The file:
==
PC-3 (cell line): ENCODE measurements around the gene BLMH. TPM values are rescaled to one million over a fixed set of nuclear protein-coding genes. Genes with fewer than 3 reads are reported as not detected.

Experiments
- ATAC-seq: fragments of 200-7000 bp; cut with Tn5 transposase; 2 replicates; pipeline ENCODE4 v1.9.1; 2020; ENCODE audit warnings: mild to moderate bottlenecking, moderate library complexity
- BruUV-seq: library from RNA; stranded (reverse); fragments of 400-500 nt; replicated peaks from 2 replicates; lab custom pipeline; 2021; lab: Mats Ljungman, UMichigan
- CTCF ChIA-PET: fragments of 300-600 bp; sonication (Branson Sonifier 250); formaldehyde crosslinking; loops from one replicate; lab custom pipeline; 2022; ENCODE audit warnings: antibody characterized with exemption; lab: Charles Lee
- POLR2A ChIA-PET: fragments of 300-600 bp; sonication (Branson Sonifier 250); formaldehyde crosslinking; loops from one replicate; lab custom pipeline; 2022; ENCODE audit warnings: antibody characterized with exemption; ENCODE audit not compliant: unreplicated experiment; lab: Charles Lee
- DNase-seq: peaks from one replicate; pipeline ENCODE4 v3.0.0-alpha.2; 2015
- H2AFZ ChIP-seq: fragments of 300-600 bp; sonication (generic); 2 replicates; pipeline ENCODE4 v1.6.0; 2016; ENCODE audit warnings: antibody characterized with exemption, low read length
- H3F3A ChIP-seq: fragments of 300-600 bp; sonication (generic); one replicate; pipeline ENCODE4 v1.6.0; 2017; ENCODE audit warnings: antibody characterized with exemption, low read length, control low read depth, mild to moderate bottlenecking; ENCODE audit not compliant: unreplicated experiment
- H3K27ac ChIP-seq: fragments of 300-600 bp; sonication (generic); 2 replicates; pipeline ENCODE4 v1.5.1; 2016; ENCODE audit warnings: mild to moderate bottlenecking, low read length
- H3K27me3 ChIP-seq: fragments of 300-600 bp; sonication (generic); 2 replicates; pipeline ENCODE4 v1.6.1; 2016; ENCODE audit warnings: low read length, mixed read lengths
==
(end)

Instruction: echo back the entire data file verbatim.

PC-3 (cell line): ENCODE measurements around the gene BLMH. TPM values are rescaled to one million over a fixed set of nuclear protein-coding genes. Genes with fewer than 3 reads are reported as not detected.

Experiments
- ATAC-seq: fragments of 200-7000 bp; cut with Tn5 transposase; 2 replicates; pipeline ENCODE4 v1.9.1; 2020; ENCODE audit warnings: mild to moderate bottlenecking, moderate library complexity
- BruUV-seq: library from RNA; stranded (reverse); fragments of 400-500 nt; replicated peaks from 2 replicates; lab custom pipeline; 2021; lab: Mats Ljungman, UMichigan
- CTCF ChIA-PET: fragments of 300-600 bp; sonication (Branson Sonifier 250); formaldehyde crosslinking; loops from one replicate; lab custom pipeline; 2022; ENCODE audit warnings: antibody characterized with exemption; lab: Charles Lee
- POLR2A ChIA-PET: fragments of 300-600 bp; sonication (Branson Sonifier 250); formaldehyde crosslinking; loops from one replicate; lab custom pipeline; 2022; ENCODE audit warnings: antibody characterized with exemption; ENCODE audit not compliant: unreplicated experiment; lab: Charles Lee
- DNase-seq: peaks from one replicate; pipeline ENCODE4 v3.0.0-alpha.2; 2015
- H2AFZ ChIP-seq: fragments of 300-600 bp; sonication (generic); 2 replicates; pipeline ENCODE4 v1.6.0; 2016; ENCODE audit warnings: antibody characterized with exemption, low read length
- H3F3A ChIP-seq: fragments of 300-600 bp; sonication (generic); one replicate; pipeline ENCODE4 v1.6.0; 2017; ENCODE audit warnings: antibody characterized with exemption, low read length, control low read depth, mild to moderate bottlenecking; ENCODE audit not compliant: unreplicated experiment
- H3K27ac ChIP-seq: fragments of 300-600 bp; sonication (generic); 2 replicates; pipeline ENCODE4 v1.5.1; 2016; ENCODE audit warnings: mild to moderate bottlenecking, low read length
- H3K27me3 ChIP-seq: fragments of 300-600 bp; sonication (generic); 2 replicates; pipeline ENCODE4 v1.6.1; 2016; ENCODE audit warnings: low read length, mixed read lengths